Stories From Kiribati
|Posted by Amota Eromanga on August 23, 2012 at 9:10 PM|
Letter to someone we know very well
Below is the example of an informal letter. Teretia is writing to her brother Mareko currently staying with relatives on Mwaiana Island. So because Teretia is writing to someone she knows very well (her brother), therefore it falls under informal letter.
It is very important that students of Primary higher classes as well as students of Junior Secondary Schools (JSS) know how to write the letter of this type. To be specific, pupils at these levels are expected to be able to write an informal letter.
As you read the letter below, pay attention to the basic parts and how they have been laid out.
25th May, 2011.
Hello! How are you these days? I hope everything is going well for you and Mum. I’m afraid it hadn’t been good at all for us here in Tarawa. Dad is still in hospital and he seems to be getting worse each day. Can you and Mum come on this Saturday’s flight? I think it will help Dad a lot if you can both make it on the 6th June. He has been asking for you two but for Mum in particular.
I could only get an air ticket for one person so you and Mum can decide who uses that ticket. Borrow money if you have to and I will help you to repay your debt next month.
Please let me know through email or telephone, who is coming so that I can arrange the transport from the airport.
I look forward to meeting you at the airport with lots of salted fish and may be some kabubu for Dad.
We now briefly discuss the 5 basic parts of an informal letter and the layout.
Part 1. Address: - Nei Kauee
Points to note: - it is at the top right corner of the page
- it states the place a person writes from
- first letters in each line are in capital and straight line (vertically)
- full stop (.) at the end of the last word (however, it is not required)
Part 2. Date: - 25th May, 2011.
Points to note: - leave a space between the address and the date
- write the date (day, month and year)
- using figures in the date is necessary e.g 25/05/11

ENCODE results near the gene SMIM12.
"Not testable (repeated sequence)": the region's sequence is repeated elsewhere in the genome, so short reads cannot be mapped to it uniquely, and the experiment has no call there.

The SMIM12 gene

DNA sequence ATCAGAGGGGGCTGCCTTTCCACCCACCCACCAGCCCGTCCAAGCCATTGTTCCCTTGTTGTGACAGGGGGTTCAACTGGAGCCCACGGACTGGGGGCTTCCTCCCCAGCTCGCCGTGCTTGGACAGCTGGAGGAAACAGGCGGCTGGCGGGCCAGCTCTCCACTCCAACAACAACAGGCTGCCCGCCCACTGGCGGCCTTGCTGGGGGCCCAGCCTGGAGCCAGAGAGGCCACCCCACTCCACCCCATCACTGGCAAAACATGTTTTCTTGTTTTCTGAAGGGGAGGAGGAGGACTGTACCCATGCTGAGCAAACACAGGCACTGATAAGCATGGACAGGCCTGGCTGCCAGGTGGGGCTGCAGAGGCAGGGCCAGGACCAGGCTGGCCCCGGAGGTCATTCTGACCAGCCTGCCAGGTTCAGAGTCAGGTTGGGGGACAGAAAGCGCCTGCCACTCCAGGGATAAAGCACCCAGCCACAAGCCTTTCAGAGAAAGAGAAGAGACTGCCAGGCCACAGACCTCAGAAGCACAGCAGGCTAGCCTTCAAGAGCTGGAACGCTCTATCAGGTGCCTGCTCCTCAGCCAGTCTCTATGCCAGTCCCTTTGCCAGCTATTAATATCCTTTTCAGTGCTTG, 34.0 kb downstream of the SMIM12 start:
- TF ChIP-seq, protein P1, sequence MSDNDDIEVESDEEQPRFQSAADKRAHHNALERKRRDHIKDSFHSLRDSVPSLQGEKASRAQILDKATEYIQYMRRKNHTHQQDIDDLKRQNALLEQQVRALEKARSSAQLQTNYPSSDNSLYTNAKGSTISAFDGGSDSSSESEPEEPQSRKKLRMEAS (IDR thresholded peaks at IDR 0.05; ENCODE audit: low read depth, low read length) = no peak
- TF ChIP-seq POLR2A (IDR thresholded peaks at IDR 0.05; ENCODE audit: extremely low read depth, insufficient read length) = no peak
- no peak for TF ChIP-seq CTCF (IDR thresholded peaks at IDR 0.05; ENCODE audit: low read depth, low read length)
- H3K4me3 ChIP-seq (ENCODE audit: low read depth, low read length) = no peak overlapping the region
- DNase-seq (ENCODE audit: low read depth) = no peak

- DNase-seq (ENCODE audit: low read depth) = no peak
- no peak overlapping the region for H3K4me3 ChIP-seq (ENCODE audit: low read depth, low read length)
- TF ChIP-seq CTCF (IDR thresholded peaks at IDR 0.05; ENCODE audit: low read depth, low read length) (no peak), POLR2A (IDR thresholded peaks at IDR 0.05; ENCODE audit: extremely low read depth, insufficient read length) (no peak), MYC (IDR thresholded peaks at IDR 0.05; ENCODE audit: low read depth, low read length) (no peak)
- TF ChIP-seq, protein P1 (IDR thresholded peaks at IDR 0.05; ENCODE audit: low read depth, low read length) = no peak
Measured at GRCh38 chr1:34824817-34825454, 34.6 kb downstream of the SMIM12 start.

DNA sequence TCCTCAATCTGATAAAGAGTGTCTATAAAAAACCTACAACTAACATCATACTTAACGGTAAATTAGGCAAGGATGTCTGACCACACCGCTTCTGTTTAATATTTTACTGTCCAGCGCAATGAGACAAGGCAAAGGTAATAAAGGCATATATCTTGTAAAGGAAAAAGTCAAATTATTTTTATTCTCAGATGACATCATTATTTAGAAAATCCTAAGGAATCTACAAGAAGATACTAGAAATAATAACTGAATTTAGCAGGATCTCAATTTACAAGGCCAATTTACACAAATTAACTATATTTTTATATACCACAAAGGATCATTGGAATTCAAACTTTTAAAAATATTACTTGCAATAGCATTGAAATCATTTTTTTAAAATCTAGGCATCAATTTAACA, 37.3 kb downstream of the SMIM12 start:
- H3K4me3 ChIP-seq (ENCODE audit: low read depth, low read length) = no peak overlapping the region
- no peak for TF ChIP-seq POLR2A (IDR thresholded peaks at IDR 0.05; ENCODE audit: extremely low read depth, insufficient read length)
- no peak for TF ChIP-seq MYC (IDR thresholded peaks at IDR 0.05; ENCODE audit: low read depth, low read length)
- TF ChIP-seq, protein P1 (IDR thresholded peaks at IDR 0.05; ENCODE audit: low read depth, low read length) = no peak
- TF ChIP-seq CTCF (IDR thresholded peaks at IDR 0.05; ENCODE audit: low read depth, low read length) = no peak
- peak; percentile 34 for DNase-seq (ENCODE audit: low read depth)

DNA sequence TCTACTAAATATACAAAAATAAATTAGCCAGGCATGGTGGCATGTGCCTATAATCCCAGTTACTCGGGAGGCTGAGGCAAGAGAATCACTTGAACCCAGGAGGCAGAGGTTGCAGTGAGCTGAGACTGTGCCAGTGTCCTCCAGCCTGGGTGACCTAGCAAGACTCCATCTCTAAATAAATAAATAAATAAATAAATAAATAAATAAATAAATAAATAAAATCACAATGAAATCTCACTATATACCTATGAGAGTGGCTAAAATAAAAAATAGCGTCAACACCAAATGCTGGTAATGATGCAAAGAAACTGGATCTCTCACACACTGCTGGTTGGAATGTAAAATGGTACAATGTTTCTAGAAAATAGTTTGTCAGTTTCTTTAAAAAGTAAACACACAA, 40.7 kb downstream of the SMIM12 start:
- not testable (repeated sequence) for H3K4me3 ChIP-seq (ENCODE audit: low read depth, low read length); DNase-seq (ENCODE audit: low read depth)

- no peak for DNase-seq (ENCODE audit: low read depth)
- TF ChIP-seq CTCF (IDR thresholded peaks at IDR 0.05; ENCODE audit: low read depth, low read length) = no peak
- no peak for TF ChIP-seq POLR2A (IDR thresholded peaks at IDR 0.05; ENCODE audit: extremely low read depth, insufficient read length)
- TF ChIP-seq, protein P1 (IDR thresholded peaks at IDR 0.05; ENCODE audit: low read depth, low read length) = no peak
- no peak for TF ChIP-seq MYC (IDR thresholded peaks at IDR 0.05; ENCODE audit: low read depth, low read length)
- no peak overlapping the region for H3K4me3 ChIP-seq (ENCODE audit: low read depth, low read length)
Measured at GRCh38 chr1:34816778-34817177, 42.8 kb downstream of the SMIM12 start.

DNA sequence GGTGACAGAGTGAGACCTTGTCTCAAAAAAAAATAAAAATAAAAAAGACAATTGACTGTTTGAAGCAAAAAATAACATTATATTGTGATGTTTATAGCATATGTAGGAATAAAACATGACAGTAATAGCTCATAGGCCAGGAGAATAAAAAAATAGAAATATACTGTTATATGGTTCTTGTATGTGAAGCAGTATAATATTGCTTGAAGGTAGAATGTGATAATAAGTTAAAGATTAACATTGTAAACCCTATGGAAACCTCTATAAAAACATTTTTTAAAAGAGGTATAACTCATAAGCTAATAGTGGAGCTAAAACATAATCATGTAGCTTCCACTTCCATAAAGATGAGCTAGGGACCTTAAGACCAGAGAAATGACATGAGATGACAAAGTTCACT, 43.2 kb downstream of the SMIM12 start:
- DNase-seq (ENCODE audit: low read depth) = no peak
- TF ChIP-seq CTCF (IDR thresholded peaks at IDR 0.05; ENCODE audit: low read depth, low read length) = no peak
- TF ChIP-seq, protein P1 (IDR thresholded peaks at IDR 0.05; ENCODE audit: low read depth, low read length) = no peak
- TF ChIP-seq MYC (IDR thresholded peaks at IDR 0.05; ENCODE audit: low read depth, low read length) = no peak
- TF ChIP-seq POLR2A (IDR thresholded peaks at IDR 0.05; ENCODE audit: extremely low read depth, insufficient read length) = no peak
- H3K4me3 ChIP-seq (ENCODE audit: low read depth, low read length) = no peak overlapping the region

- full stop (.) at the end of the year (however, it is not required)
Part 3. Salutation: - Dear Mareko,
Points to note: - leave a space between the date and salutation
- ‘dear’ is normally polite to use or ‘dearest’ as you see in some friendly letters
- other words you may use are Hi! Mauri! Hello!
- comma (,) at the end of the phrase (it is rather required)
Part 4. Body: Paragraph 1 - Hello! How are you these days? I hope everything is ……..
Paragraph 2 - I could only get an air ticket for one person so you …………..
Paragraph 3 - Please let me know through email or telephone ……………………..
Paragraph 4 - I Look forward to meeting you at the airport with ……………………
Points to note: - leave a space between the salutation and first paragraph of the body
- paragraphs are in blocks but we may indent them
- say hello, share your feelings and ask how that person feels
- state the main purpose of writing or the message you want to convey
- write a closing remarks e.g. ‘Look forward to hearing….’ etc
Part 5. Signature: Regards,
Points to note: - leave a space between the body and signature
- at the bottom left of the page (can be in the middle or on the right)
- closing words or phrases include ‘Best wishes, Best Regards, Love, Sincerely, etc’
- comma (,) at the end of closing word Regards
- write your name with or without a surname as the recipient knows you well
- full stop (.) at the end of your name